Refugees face daily dilemmas

Published April 1, 2007

It is an impossible dilemma to imagine.

James Manyiel, a Sudanese refugee living at the Lutheran World Federation (LWF)-run Kakuma refugee camp in Kenya, recently described the fear that refugees have of returning home since parts of the country were still experiencing conflict: “Once the refugees return, they are vulnerable to many militias. These (armed groups) rape and abduct women. In some cases they forcefully marry the women and girls to repay the killing of kin.”

Mr. Manyiel was speaking to a delegation of LWF church leaders, program co-ordinators and staff of the Department for World Service in field offices from Africa, Asia, Europe and Latin America to the 7th Assembly of the World Social Form in Nairobi.

(Like the Anglican Church of Canada, the Evangelical Lutheran Church in Canada is a member of a worldwide communion. Headquartered in Geneva, the LWF represents 140 member churches in 78 countries, representing 66.2 million Christians.)

Under the theme Another World is Possible, members of the LWF delegation participated in debates which focused on poverty, HIV and AIDS, environment, human rights, economic globalization, governance issues, debt cancellation, repatriation and the rights of women.  

It became painfully obvious that refugees are confronted daily with challenges related to human rights, with little if any freedom, while facing insecurity and with zero potential for economic growth within encamped life. Bishop Sumoward Harris of the Lutheran Church in Liberia called on “national leaders to turn national resources to repatriation and housing, development and education, instead of war, which is of particular concern for me as I come from a war-torn country.”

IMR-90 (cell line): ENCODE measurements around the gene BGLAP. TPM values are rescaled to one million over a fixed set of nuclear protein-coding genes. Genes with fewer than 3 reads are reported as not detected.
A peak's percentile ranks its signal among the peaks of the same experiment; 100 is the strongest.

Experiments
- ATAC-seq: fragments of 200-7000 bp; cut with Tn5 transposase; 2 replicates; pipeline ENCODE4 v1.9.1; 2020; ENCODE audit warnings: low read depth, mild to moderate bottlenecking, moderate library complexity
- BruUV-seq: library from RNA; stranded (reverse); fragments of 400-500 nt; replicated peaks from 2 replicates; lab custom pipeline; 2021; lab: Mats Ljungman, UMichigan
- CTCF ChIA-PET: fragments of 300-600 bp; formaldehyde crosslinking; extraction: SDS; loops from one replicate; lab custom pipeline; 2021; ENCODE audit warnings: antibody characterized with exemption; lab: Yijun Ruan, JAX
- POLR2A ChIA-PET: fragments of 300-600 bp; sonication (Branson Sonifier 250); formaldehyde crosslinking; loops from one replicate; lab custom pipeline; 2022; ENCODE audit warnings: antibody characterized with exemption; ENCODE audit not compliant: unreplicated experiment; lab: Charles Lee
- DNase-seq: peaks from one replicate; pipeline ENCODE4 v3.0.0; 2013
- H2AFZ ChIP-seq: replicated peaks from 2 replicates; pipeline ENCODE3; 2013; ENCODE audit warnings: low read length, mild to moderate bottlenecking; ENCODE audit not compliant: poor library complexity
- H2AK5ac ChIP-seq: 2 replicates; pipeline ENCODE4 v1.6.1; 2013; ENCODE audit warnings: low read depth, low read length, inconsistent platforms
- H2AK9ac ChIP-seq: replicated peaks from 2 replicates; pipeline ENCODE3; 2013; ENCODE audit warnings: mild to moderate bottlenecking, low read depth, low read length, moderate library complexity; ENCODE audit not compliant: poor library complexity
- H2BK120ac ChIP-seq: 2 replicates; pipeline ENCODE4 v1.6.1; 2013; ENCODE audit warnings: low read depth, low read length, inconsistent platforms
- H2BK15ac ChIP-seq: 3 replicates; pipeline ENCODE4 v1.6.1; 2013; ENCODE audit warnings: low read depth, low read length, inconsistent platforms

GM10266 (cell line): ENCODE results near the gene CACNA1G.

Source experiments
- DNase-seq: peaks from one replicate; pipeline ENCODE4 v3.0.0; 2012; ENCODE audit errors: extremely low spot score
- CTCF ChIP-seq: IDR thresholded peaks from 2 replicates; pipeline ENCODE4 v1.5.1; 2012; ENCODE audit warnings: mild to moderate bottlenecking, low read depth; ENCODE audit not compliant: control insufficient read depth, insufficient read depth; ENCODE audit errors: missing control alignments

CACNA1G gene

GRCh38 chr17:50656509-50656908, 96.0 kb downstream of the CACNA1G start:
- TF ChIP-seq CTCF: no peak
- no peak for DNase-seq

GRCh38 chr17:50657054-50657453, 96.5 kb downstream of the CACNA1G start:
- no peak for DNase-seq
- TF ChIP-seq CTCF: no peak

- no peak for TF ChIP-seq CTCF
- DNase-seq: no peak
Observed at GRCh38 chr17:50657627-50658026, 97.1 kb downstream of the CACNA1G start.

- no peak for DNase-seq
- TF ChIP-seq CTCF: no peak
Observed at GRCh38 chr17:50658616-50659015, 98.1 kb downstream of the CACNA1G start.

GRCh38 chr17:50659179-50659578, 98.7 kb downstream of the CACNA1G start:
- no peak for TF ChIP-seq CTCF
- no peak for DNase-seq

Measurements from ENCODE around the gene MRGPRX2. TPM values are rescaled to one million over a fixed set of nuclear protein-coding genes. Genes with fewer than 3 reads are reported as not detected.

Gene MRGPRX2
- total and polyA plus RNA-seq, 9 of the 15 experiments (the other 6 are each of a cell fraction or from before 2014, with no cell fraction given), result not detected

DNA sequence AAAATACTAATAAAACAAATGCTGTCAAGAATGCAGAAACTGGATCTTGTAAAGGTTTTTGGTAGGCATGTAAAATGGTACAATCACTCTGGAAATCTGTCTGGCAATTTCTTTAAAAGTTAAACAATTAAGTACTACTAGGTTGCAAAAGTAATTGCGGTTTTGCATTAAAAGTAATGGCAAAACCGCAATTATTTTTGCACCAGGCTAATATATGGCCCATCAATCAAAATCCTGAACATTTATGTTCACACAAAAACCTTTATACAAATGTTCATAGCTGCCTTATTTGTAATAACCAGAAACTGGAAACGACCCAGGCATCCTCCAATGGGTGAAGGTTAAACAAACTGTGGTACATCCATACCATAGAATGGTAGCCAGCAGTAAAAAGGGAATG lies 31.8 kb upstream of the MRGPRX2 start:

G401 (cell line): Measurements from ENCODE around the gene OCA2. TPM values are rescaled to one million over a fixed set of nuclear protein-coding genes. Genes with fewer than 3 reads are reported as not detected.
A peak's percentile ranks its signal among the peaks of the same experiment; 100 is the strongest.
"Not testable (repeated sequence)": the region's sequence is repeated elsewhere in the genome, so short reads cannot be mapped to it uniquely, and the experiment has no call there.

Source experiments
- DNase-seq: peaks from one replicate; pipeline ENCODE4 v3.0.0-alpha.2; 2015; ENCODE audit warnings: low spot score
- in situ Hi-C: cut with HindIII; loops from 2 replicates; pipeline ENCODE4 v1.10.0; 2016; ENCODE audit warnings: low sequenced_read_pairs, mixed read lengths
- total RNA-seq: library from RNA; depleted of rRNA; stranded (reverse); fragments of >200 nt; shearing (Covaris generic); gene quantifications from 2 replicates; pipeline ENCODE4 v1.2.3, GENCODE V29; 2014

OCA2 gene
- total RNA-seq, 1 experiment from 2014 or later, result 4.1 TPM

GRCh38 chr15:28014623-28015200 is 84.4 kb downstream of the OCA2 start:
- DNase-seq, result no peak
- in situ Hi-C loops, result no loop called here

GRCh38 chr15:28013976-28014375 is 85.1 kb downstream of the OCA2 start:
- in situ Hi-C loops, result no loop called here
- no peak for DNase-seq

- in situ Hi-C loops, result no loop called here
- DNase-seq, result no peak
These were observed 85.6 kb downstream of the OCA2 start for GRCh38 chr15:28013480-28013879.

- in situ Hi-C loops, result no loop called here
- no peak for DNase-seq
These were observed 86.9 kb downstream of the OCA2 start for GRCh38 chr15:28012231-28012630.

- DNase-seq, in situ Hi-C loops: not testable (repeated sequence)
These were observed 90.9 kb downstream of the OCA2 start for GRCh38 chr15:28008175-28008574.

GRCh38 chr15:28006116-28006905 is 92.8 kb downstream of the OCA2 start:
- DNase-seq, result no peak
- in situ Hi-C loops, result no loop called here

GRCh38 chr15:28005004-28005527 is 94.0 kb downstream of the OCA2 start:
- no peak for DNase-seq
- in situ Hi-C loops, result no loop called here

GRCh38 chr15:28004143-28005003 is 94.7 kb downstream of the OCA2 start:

The LWF, meanwhile, lead a specific discussion about the implications of refugee repatriation under the heading, Human Rights and Mobility and Citizenship Challenges. The background to the dialogue made it clear that since the January 2005 signing of the Comprehensive Peace Agreement between the Government of Sudan and the South-based Sudan People’s Liberation Movement/Army, hope for the repatriation of Sudanese refugees had deteriorated badly.

The critical subject of huge foreign debt was also addressed. The 2004 Kenyan Nobel Peace Prize laureate, Wangari Maathai, challenged church leaders to rally their large numbers to urge the world’s developed countries to cancel the foreign debts owed by poor countries. “The churches are the spiritual leaders, who have the moral authority to challenge injustices, and stand up for the poor, the marginalized and humiliated. The debt can not be tolerated because they are killing our people,” she said in her keynote address.

Angel Furlan, former president of the United Evangelical Lutheran Church in Argentina, also spoke of the illegitimate foreign debt which violates human rights. “The debt is responsible for real genocide. There is also a consensus in terms of its analysis in relation to dictatorial regimes and corruption.”

Former Anglican Archbishop of Cape Town and 1984 Nobel laureate Desmond Tutu said, “When we ask you to cancel unpayable debts, we are not asking you to do us a favour. It is the best form of self-interest.”

Rev. Peter Mikelic pastors Epiphany Lutheran church, Toronto, and writes for various church and secular publications.


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